With the recent outbreak of measles in Southern California rapidly spreading across the western states, a great deal of debate has started regarding children's vaccines. Some believe that they're potentially dangerous to children, and others say that they're safe and not having your child immunized is neglectful. If you want to know what's right for your child, this guide will explain the measles disease, what its symptoms are, and what the actual effects of the vaccine are.
The Measles Outbreak
The majority of current measles infections have been traced back to a theme park in Southern California, but it's unknown who initially brought the illness to the park. The outbreak has since reached across multiple states, but this isn't the first time measles has become widespread recently. In 2014, over 600 cases of measles were reported in the country: three times what was reported in 2013, and approximately twelve times the cases in 2012.
Since the measles vaccine came into wide use in the United States, the spread of measles was almost non-existent in the country, leading some people to skip having their children vaccinated. Others have worried that the vaccine could lead to autism, even though the study that suggested this has been found false and thrown out by the Centers For Disease Control and The Institute of Medicine. Furthermore, the doctor who wrote it lost his medical license.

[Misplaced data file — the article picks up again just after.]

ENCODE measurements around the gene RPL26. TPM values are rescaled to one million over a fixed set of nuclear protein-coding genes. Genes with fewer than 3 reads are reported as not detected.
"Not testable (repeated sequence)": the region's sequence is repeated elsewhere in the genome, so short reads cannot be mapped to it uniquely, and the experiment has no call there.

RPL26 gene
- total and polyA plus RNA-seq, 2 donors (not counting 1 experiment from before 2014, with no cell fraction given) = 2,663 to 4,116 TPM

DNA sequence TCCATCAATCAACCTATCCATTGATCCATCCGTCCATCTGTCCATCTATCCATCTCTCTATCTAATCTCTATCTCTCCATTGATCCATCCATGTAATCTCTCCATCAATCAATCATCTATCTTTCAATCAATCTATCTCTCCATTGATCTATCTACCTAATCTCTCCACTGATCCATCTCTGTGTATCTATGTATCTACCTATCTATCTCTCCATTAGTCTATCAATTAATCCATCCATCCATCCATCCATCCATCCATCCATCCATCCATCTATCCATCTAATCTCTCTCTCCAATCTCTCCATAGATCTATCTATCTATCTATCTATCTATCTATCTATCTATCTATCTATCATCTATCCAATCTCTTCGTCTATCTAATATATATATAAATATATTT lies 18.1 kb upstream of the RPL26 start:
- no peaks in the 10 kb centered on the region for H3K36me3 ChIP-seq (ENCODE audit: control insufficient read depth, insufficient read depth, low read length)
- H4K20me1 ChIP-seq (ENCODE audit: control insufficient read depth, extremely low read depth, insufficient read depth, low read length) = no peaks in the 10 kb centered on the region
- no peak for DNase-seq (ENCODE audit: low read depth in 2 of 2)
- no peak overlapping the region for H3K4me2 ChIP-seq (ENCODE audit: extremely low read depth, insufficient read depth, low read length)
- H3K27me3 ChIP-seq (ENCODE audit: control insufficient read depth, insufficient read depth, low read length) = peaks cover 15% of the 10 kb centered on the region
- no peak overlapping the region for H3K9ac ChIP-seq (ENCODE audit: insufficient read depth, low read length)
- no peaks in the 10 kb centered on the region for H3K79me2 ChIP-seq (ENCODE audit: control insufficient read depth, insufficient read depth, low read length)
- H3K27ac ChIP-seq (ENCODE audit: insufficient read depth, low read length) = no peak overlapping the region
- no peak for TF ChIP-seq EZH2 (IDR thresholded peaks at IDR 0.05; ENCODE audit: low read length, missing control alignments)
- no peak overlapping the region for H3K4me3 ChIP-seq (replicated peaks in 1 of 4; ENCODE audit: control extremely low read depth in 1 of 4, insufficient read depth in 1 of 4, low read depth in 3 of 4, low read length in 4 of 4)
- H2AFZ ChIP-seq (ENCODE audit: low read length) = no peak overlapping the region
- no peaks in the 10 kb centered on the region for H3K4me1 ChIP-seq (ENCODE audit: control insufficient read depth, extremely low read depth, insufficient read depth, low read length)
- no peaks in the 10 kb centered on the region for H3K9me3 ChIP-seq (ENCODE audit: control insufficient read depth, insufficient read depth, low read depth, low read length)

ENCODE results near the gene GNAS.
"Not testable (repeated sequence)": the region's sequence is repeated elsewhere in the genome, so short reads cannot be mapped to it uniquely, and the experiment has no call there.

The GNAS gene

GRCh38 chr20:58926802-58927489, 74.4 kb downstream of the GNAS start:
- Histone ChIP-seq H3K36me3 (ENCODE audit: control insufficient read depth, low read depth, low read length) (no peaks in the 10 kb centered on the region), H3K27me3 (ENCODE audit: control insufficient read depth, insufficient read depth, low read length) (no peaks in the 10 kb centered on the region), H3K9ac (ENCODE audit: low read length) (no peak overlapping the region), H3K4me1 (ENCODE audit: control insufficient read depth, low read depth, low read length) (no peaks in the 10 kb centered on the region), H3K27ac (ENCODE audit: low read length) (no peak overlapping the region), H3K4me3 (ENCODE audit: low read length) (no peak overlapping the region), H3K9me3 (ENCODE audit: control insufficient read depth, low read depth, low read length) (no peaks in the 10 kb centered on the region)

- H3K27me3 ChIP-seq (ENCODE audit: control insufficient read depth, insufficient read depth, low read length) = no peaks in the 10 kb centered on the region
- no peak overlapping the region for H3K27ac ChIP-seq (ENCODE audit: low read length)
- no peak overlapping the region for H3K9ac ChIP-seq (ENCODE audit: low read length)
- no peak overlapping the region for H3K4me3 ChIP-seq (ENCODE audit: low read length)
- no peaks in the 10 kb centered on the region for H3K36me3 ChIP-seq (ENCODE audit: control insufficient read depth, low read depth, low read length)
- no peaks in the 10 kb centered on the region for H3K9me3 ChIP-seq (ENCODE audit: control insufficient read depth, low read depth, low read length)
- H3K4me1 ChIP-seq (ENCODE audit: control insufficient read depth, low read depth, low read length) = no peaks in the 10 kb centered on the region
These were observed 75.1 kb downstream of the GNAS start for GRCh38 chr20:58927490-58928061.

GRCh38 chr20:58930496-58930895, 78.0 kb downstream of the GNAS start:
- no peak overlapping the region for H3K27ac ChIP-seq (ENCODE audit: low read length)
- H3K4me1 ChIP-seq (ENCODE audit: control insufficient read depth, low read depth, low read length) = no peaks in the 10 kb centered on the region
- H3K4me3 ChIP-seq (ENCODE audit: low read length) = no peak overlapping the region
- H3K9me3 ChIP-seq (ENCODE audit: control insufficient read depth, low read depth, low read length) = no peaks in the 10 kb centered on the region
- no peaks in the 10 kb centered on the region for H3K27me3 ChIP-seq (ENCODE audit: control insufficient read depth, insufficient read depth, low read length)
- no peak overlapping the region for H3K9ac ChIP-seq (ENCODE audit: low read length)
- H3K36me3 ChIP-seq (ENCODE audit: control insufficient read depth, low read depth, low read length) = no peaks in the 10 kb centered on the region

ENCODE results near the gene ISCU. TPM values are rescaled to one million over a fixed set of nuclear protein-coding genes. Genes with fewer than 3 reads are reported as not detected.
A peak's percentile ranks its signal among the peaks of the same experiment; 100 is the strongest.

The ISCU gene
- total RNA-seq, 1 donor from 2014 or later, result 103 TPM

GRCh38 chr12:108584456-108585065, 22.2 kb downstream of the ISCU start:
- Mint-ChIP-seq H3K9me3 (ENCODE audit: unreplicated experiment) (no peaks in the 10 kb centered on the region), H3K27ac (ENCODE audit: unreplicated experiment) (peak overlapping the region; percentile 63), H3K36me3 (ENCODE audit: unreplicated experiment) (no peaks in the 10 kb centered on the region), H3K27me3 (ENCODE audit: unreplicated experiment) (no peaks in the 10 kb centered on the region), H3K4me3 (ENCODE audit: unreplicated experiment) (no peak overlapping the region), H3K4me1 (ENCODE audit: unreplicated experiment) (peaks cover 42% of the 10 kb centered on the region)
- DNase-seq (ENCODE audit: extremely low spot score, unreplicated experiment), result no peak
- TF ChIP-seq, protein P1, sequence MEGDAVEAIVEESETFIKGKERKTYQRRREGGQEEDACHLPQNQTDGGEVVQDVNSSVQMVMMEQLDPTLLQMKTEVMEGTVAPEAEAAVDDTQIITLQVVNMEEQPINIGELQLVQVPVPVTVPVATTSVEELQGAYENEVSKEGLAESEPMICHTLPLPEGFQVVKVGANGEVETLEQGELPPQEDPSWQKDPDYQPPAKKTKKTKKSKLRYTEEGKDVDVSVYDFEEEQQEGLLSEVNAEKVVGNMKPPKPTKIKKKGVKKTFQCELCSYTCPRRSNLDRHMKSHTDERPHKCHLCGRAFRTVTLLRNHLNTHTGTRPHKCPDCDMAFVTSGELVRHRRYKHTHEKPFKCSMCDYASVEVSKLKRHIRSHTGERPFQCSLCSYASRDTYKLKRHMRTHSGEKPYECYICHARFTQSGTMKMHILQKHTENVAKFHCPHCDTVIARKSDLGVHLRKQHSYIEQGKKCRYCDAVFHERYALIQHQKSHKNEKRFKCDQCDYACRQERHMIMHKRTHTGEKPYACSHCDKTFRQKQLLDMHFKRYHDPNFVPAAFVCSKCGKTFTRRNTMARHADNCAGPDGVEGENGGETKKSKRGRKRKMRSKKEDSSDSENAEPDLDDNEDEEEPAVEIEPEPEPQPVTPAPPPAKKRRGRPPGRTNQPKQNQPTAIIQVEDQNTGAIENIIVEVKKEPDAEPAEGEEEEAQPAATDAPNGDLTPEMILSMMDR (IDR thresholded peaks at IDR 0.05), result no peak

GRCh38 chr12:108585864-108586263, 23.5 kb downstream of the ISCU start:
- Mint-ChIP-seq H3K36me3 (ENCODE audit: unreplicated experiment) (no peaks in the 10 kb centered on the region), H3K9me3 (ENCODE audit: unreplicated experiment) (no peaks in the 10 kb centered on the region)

Perhaps the most important thing to know is that prior to the measles vaccination, approximately 500,000 people were sickened each year, and 500 of them would die.
Symptoms of Measles
Measles symptoms range from mild to severe, depending on the immune system of the infected person.
Typical symptoms include coughing, sore throat, runny nose, the tell-tale measles rash over the entire body, and high fevers.
In severe cases, measles can cause pneumonia, brain swelling, and corneal scarring.
Actual Side-Effects of the Injection
The MMR vaccine is given to protect your child from measles, mumps, and rubella. Like most vaccines, the vaccine contains dead genetic material of these viruses that your child's immune system latches onto and develops antibodies against. Your child may develop some mild symptoms that resemble the actual virus, but they will be much milder and won't put their health at risk.
These symptoms may include:
As a parent, it's ultimately your decision whether your child receives a vaccine for measles or not. What's certain is that the vaccine doesn't cause autism, the known side-effects are mild, and a child who catches the measles virus will be uncomfortable, sick, and could suffer serious health consequences. If you decide to get your child the vaccine, then contact a clinic like Willow Oak Pediatrics.Share
5 February 2015
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